Kenya launches USD 13.8 bn China-built railway to boost trade
Kenya launched construction of a Chinese-funded USD 13.8 billion flagship railway project today, hoping to dramatically increase trade and boost Kenya`s position as a regional economic powerhouse.
Mombasa (Kenya): Kenya launched construction of a Chinese-funded USD 13.8 billion flagship railway project today, hoping to dramatically increase trade and boost Kenya`s position as a regional economic powerhouse.
The key transport link, to run from the busy port city of Mombasa inland to the highland capital Nairobi, is eventually hoped to extend onwards to Uganda, and then connect with proposed lines to Rwanda and South Sudan.
"What we are doing here today will most definitely transform... Not only Kenya but the whole eastern African region", President Uhuru Kenyatta told crowds at the ground breaking ceremony he called a "historic milestone".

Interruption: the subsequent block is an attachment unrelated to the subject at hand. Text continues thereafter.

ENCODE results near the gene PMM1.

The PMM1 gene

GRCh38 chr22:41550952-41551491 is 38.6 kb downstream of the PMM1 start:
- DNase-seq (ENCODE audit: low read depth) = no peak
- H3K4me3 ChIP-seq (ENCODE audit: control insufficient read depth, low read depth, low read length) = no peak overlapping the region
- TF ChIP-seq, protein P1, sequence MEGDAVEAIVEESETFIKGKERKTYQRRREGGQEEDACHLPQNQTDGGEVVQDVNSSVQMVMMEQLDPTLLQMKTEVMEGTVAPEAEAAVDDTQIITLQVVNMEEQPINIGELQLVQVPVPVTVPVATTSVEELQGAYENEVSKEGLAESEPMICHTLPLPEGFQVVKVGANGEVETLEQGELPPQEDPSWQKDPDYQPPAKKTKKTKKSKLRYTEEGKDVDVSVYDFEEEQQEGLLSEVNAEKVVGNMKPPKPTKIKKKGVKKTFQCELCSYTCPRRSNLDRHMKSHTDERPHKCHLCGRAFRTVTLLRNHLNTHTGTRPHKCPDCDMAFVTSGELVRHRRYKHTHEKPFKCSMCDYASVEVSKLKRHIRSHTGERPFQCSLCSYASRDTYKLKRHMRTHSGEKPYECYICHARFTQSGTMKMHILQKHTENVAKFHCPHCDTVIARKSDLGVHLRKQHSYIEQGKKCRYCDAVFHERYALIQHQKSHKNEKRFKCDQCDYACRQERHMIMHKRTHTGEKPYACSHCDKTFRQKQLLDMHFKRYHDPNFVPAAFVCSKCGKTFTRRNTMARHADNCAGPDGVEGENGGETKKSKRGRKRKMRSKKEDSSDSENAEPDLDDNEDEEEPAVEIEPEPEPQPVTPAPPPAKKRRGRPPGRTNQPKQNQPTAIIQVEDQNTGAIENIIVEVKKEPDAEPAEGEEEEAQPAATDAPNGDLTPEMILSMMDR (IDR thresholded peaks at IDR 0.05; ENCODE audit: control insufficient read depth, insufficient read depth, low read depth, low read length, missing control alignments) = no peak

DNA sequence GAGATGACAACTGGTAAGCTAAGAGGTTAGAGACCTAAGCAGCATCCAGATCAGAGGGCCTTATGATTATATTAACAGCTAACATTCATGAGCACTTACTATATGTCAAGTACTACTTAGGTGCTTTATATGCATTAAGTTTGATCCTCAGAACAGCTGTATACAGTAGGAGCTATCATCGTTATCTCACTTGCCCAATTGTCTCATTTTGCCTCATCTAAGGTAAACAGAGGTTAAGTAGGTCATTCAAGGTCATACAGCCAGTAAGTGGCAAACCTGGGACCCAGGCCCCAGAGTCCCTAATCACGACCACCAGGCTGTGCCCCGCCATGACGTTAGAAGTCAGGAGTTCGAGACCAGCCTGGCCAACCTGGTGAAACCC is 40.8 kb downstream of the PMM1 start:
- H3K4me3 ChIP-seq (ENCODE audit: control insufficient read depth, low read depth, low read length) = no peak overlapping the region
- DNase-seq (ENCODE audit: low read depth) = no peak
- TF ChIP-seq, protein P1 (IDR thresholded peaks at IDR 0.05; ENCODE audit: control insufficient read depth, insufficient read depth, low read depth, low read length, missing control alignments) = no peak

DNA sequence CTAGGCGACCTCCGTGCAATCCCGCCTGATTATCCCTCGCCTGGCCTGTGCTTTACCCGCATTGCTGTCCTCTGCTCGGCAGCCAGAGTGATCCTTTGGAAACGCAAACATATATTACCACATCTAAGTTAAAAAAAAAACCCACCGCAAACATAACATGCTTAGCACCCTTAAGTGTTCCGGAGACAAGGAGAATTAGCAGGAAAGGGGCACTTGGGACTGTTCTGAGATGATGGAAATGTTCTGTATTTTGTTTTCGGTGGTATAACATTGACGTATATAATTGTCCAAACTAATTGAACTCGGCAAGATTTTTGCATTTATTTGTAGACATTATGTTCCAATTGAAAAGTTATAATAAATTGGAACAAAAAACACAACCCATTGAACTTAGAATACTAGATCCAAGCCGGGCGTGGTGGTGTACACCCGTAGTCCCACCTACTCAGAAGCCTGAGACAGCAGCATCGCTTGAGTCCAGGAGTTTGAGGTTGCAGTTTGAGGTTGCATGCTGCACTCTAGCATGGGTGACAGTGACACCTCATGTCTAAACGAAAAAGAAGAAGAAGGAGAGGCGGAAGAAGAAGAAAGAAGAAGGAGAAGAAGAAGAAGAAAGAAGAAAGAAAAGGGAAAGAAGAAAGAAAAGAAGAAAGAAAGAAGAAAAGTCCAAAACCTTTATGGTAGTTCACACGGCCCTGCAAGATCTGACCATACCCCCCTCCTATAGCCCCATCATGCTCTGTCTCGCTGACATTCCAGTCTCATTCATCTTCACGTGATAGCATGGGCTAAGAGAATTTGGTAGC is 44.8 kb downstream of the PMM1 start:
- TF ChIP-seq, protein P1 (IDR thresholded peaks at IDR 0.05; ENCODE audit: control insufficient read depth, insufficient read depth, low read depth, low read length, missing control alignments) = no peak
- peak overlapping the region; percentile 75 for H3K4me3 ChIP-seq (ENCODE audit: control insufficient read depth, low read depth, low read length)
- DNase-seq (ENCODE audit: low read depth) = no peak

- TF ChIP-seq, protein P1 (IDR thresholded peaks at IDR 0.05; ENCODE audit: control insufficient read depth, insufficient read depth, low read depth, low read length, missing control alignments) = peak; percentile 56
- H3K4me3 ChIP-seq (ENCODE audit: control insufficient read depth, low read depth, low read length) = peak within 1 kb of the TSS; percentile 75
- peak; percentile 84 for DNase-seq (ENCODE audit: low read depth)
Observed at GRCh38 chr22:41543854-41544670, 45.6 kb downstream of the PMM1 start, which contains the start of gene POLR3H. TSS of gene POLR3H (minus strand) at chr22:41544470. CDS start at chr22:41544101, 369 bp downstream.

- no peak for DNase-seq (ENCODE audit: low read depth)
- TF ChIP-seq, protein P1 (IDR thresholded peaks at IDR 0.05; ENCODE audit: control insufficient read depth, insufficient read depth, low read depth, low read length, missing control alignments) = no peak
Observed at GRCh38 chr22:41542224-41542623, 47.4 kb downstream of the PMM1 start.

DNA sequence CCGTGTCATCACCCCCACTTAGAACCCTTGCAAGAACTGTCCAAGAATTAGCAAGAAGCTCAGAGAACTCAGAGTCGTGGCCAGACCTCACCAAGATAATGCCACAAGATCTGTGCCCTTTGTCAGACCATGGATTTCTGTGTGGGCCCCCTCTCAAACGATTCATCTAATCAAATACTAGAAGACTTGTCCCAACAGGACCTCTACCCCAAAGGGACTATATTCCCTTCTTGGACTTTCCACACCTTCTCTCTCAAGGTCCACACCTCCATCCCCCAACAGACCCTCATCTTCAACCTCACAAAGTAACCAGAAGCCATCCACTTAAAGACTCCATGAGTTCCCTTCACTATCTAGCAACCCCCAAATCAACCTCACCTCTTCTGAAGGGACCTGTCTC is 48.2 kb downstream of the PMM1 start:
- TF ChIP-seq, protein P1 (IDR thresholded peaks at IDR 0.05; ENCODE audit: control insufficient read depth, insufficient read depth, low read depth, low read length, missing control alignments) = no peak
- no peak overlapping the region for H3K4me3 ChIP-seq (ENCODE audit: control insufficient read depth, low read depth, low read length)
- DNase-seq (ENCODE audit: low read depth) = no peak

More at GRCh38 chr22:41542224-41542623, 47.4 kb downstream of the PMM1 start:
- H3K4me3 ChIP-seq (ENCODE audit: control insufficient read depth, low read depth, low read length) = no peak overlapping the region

"As a result east Africa will become a competitive investment destination... A busy growing east Africa is good for us a country."
Replacing dilapidated British colonial-era lines, Kenyan media have hailed it enthusiastically as the region`s largest infrastructure project for a century.
"Kenya is stepping forward...It will be a landmark project both for Kenya and east Africa," China`s ambassador to Kenya Liu Guangyuan said at the ceremony.
Financing, currently only from China, has so far been made for only the first 450-kilometre section from Mombasa to Nairobi, replacing the current single trainline with a high-speed standard gauge track, as well as building an additional line alongside.
Work on that section, by the state-owned China Road and Bridge Corporation (CRBC), is expected to be completed by 2017.
CRBC completed in August the first-stage of an expansion to Mombasa`s port, including a berth able to handle 50,000 tonne container ships.
According to plans, the new lines would see passenger journey times cut from the current 12 hours to around four, which is around half the current driving time on crowded and pot-holed roads.
Freight trains are planned to be able to cut the current 36-hour trip by rail to just eight, a major boost for regional landlocked nations, with planners claiming it will slash cargo transport costs by 60 per cent.